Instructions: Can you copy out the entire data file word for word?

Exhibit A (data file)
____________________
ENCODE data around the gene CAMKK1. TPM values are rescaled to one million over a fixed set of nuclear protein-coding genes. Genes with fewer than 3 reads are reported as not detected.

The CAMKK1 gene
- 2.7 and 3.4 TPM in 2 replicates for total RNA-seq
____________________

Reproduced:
ENCODE data around the gene CAMKK1. TPM values are rescaled to one million over a fixed set of nuclear protein-coding genes. Genes with fewer than 3 reads are reported as not detected.

The CAMKK1 gene
- 2.7 and 3.4 TPM in 2 replicates for total RNA-seq